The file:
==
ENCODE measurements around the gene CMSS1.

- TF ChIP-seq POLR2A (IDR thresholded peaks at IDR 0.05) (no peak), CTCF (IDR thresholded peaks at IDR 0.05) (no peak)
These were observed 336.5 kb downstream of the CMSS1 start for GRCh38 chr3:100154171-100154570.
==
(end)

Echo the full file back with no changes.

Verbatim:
ENCODE measurements around the gene CMSS1.

- TF ChIP-seq POLR2A (IDR thresholded peaks at IDR 0.05) (no peak), CTCF (IDR thresholded peaks at IDR 0.05) (no peak)
These were observed 336.5 kb downstream of the CMSS1 start for GRCh38 chr3:100154171-100154570.